whenever spencer discusses the result, good or bad, it is in terms of we. "we" may be the most criminally under-used word in relation to your significant other, family, and friends, but it should always remain unused by a manager when discussing the on-pitch accomplishments of his football squad. he was not out there--the players were out there. evidently spencer is more concerned about fragile egos and being everybody's politically-correct pal than holding the team accountable for their feckless, second-half display. what harm can come from actually calling out the team, the individual players? why not say jewsbury blew the corner, rather than saying:
eventually you get done by a set piece from the best free kick taker, dead ball taker, in the last twenty years of the game. You can't give up chances like that.
he is correct--you cannot give up chances like that, but jewsbury failed to mark his man. he either experienced a lapse in concentration or was completely inept at his job. regardless, he screwed up. what harm comes from either calling him out, or sitting him the next game? this unreasonable insistence that a captain must play because he is the captain is a pathetic form of athletic induced, brody jenner bromance, man-love. let me describe it a different way. my dad loves me. i know this. i knew this when i was a kid. but there was a time in our relationship when we were not friends, we were father and son because he had to make unpopular decisions about my behavior. failing to acknowledge my poor behavior would have simply condoned and reinforced that behavior. when i did not live up to his expectations, he informed me. calling a person out indicates that you believe they are capable of more. for me, that form of support is more effective than burning candles and listening to yanni records, while watching oprah reruns--the last time i checked, stuart smalley was still un-loved and unsuccesful despite all the positive reinforcement.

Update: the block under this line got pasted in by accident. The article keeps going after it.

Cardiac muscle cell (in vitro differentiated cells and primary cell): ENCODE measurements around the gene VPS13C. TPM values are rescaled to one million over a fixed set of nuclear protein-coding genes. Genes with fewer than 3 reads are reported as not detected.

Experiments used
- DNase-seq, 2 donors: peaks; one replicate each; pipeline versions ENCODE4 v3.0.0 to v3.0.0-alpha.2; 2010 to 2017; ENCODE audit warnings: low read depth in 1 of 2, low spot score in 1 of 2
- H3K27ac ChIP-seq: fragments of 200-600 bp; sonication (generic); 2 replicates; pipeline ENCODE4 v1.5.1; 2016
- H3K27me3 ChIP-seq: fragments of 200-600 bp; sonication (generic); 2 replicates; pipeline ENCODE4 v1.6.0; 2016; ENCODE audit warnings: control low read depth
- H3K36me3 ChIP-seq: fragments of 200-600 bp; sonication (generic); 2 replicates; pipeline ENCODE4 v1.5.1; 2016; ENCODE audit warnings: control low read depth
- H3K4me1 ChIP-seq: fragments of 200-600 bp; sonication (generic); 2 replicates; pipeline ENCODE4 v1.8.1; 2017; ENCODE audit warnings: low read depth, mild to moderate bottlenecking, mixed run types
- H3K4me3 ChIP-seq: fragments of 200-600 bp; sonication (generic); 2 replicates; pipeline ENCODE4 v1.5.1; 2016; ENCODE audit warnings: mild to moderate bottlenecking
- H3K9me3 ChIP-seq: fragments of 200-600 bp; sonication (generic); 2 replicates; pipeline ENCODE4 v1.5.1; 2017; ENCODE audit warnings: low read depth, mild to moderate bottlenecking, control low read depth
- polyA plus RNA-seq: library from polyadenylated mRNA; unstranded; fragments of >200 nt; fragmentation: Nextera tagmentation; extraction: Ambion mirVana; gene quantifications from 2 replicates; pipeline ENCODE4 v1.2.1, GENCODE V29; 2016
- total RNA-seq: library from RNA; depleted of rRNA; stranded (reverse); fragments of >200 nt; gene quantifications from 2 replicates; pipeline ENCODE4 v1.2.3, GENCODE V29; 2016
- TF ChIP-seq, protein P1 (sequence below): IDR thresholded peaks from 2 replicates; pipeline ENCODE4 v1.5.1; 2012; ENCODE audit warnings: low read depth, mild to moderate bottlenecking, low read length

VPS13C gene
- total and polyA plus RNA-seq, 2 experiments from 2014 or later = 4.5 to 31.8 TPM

still, spencer persists expressing his disappointment to the media through verbal hugs and kisses:
I say it on a daily basis, you see the quality. I said to the guys this morning, we've got to have that belief in ourselves and there is no doubt about it, the team need to show more confidence in thier ability, individually and collectively, when they are on the field.
perhaps nothing will change with the performances of the side until the approach to the players changes. while i was never good enough to do much more than play rec-league, i know from experience that i fought harder for my coaches when they defined their expectations of the team and of me as a player.
this theory does not suggest the players are without fault. they should have pride enough in their game and the kit they wear to expect more of themselves than the second half of the galaxy match. considering that, i still do not accept the "we have quality, but lack belief" excuse for the second half. that let down was a resignation, an acceptance of the inevitable. and here is where the proposed theory may have weight. if the players were exposed to the threat of losing their position rather than a session of "positive reinforcment" that promotes the belief they will play week in week out, something more positive than that second-half might arise from their efforts when going down a goal.